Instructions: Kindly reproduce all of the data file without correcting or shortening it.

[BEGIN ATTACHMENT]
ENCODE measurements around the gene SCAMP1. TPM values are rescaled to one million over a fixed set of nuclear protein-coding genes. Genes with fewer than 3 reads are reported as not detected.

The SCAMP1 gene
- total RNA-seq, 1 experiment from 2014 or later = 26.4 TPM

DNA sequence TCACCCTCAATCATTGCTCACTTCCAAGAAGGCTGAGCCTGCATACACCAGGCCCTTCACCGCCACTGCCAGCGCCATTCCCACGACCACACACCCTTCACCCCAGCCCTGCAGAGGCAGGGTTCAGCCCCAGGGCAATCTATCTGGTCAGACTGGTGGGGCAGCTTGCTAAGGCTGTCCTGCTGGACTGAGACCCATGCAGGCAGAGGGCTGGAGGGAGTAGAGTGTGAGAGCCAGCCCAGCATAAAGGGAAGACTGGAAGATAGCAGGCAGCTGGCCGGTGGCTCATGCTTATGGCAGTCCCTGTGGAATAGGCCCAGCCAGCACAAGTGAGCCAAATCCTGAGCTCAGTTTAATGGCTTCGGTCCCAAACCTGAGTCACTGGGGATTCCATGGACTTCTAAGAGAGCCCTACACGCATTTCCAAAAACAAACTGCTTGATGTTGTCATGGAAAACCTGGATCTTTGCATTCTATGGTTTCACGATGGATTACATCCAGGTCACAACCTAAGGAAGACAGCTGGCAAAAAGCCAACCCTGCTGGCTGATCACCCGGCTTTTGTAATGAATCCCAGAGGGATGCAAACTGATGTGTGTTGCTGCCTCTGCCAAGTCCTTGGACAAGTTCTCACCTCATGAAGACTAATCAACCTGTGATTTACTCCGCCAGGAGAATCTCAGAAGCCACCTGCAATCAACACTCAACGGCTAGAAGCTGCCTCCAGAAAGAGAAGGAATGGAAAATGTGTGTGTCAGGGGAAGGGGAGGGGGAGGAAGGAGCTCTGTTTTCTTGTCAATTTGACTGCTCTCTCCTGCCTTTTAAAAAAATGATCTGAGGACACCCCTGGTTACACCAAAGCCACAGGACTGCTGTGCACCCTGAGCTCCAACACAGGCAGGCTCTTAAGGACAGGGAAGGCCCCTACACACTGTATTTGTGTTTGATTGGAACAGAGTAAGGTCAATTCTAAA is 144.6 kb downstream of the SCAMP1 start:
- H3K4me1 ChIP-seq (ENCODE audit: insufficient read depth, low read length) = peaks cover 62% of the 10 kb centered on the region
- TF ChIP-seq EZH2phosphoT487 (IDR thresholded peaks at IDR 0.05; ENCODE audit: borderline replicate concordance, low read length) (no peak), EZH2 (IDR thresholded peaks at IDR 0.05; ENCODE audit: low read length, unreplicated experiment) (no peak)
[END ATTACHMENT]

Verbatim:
ENCODE measurements around the gene SCAMP1. TPM values are rescaled to one million over a fixed set of nuclear protein-coding genes. Genes with fewer than 3 reads are reported as not detected.

The SCAMP1 gene
- total RNA-seq, 1 experiment from 2014 or later = 26.4 TPM

DNA sequence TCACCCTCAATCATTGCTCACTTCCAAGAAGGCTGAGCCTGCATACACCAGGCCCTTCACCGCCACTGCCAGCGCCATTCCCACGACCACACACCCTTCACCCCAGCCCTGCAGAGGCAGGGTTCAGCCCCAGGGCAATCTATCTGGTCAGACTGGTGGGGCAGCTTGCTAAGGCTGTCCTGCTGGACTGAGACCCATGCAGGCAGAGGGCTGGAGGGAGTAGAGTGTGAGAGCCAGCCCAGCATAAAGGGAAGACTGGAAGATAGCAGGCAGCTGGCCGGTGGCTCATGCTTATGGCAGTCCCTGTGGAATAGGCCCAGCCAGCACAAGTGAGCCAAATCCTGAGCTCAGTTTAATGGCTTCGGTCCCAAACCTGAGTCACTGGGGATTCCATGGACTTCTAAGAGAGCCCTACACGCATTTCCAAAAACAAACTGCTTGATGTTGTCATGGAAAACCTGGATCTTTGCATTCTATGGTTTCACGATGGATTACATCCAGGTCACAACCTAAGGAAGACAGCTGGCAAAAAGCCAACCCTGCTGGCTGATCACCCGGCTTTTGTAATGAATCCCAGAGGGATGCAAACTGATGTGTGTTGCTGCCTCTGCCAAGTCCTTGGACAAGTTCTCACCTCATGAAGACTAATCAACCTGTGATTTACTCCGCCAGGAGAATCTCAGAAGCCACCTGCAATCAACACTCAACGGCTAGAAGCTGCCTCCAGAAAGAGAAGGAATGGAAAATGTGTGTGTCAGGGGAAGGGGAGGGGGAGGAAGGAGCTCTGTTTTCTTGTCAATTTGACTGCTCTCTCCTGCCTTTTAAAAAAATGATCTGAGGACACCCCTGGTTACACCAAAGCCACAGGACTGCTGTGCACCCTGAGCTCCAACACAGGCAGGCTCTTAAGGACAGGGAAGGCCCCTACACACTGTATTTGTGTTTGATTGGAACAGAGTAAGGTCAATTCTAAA is 144.6 kb downstream of the SCAMP1 start:
- H3K4me1 ChIP-seq (ENCODE audit: insufficient read depth, low read length) = peaks cover 62% of the 10 kb centered on the region
- TF ChIP-seq EZH2phosphoT487 (IDR thresholded peaks at IDR 0.05; ENCODE audit: borderline replicate concordance, low read length) (no peak), EZH2 (IDR thresholded peaks at IDR 0.05; ENCODE audit: low read length, unreplicated experiment) (no peak)